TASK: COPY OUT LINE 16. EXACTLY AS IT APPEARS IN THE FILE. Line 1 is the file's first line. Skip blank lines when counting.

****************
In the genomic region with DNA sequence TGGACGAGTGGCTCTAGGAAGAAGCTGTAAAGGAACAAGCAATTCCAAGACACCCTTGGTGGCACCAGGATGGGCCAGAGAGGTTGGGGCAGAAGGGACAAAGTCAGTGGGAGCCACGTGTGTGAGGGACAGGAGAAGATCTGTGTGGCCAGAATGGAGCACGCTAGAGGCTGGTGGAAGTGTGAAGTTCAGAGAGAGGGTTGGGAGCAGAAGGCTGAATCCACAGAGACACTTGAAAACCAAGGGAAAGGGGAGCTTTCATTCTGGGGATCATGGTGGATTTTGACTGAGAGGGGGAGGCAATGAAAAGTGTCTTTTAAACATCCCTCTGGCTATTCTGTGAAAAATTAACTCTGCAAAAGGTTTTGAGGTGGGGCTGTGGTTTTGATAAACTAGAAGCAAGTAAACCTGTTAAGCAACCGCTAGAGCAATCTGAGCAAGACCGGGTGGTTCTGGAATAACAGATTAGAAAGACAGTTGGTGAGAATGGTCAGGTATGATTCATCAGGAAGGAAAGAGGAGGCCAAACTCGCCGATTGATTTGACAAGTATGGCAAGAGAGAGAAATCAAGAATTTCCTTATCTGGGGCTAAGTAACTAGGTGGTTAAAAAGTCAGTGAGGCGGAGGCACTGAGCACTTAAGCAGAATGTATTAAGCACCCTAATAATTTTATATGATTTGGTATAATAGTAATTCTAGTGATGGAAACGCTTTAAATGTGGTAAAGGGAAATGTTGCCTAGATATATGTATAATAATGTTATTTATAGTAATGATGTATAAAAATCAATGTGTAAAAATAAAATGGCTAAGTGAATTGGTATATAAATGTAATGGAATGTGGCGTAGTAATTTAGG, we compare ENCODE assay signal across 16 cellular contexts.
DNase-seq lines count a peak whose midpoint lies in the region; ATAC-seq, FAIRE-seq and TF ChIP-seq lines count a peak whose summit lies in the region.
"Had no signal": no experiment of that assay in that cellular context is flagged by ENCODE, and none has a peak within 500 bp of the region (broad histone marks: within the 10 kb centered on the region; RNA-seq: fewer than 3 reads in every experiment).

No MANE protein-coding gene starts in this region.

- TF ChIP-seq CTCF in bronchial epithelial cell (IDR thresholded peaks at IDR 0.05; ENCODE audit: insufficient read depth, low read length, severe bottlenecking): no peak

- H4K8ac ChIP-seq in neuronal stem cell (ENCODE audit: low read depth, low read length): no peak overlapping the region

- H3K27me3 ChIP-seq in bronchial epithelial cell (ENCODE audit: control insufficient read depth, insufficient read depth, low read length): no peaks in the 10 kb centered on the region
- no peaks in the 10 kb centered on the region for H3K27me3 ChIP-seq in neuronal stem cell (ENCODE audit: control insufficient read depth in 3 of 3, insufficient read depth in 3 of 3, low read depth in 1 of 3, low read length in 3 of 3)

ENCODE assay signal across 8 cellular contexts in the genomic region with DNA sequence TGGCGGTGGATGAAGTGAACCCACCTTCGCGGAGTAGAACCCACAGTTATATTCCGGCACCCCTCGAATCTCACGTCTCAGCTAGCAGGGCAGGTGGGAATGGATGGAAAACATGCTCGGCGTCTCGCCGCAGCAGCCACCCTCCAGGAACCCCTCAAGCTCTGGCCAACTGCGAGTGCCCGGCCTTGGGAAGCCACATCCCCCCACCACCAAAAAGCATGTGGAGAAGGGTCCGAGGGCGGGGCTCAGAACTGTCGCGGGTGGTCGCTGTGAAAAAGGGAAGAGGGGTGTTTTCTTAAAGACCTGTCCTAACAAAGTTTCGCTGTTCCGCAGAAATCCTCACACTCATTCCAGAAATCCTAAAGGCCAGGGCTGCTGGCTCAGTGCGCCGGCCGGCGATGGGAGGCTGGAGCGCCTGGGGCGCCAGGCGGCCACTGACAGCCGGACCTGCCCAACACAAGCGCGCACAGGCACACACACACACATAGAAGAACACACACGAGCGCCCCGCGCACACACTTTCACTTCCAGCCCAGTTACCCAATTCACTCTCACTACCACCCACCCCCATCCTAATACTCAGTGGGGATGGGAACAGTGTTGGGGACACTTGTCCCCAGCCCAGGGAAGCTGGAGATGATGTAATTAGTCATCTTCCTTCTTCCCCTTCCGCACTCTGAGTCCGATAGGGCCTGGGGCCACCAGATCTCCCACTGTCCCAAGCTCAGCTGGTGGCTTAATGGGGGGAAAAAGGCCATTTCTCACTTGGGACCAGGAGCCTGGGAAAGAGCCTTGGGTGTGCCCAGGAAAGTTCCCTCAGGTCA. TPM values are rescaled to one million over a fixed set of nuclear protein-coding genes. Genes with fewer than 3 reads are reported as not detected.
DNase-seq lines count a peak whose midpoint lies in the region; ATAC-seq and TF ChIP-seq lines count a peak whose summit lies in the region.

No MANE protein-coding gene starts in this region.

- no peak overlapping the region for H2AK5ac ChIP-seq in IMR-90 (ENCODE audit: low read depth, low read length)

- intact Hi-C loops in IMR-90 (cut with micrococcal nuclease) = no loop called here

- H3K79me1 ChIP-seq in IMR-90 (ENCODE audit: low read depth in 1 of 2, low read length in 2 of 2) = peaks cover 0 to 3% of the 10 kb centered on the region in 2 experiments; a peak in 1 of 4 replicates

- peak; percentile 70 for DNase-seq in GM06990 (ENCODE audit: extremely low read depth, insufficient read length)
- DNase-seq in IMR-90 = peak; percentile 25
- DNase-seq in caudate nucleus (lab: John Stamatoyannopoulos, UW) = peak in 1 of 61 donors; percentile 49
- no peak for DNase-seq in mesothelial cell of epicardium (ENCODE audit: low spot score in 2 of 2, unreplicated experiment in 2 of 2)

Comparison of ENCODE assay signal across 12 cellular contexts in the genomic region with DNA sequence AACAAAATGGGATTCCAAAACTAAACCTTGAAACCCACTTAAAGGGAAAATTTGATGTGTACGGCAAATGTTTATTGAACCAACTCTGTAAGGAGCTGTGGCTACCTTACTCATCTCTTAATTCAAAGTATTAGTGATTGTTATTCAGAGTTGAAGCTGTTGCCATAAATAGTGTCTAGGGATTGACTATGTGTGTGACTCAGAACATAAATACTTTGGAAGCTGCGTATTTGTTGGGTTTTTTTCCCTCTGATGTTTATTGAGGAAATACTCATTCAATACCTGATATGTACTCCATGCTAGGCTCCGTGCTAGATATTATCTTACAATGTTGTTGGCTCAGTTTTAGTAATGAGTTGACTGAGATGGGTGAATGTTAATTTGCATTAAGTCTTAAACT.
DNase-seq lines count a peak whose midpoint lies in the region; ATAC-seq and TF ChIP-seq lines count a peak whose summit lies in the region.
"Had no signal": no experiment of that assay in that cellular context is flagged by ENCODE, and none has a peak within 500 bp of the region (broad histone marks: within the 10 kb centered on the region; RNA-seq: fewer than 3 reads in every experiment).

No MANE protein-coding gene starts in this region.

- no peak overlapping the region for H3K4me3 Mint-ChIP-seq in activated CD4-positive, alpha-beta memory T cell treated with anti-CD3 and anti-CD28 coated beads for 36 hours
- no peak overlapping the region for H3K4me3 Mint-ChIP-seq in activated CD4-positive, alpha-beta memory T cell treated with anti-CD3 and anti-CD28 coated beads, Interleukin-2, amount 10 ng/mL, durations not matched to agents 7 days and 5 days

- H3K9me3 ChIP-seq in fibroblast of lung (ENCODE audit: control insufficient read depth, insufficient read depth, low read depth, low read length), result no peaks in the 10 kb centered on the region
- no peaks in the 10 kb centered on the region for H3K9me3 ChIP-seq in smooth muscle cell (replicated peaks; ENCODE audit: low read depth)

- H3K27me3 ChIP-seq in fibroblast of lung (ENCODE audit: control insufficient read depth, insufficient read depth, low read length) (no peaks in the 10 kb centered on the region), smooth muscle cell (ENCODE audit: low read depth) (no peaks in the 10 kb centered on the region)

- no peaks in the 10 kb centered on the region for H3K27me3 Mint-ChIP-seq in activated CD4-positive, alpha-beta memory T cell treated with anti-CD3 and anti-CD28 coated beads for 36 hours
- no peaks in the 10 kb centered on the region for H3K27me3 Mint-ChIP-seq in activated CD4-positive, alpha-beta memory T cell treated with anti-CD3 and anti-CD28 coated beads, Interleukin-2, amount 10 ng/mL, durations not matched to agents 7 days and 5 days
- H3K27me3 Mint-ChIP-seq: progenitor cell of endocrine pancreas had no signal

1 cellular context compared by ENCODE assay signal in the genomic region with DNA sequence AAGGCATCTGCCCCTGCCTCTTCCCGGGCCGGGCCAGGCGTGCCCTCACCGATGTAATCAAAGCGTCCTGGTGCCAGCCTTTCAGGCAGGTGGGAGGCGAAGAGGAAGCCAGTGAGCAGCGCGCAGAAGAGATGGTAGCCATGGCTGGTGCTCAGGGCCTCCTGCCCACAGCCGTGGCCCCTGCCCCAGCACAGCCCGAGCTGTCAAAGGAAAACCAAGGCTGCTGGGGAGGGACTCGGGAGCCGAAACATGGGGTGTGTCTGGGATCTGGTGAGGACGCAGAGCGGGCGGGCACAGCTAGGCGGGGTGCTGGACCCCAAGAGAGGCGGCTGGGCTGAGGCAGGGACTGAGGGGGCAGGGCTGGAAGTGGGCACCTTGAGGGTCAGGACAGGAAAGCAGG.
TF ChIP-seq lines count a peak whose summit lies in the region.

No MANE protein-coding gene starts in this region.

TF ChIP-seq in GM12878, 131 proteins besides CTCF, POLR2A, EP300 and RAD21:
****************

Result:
- DNase-seq in IMR-90 = peak; percentile 25